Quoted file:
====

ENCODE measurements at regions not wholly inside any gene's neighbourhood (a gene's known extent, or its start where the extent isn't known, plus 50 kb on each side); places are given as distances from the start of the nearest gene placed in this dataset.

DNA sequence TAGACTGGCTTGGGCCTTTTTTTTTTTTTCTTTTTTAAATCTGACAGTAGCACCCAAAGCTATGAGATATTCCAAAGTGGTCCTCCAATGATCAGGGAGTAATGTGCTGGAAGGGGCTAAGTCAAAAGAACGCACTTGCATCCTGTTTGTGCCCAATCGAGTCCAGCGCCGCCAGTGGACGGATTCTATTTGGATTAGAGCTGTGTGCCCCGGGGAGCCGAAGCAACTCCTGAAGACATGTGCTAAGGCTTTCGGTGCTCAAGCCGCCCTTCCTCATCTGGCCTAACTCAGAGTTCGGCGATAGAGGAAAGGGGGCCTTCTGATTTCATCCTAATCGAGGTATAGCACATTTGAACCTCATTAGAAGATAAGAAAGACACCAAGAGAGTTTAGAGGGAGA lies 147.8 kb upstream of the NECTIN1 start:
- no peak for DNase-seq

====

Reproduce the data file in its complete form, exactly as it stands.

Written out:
ENCODE measurements at regions not wholly inside any gene's neighbourhood (a gene's known extent, or its start where the extent isn't known, plus 50 kb on each side); places are given as distances from the start of the nearest gene placed in this dataset.

DNA sequence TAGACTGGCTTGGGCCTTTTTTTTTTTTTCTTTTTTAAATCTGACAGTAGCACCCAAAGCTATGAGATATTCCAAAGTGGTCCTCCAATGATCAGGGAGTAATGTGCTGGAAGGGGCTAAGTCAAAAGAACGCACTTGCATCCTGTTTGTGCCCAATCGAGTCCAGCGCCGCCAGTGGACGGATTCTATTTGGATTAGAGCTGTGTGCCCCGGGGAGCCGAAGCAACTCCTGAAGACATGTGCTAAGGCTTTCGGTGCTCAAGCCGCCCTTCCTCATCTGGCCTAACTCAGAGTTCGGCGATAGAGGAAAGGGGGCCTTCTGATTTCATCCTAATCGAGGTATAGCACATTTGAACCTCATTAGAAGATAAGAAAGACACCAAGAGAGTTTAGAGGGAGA lies 147.8 kb upstream of the NECTIN1 start:
- no peak for DNase-seq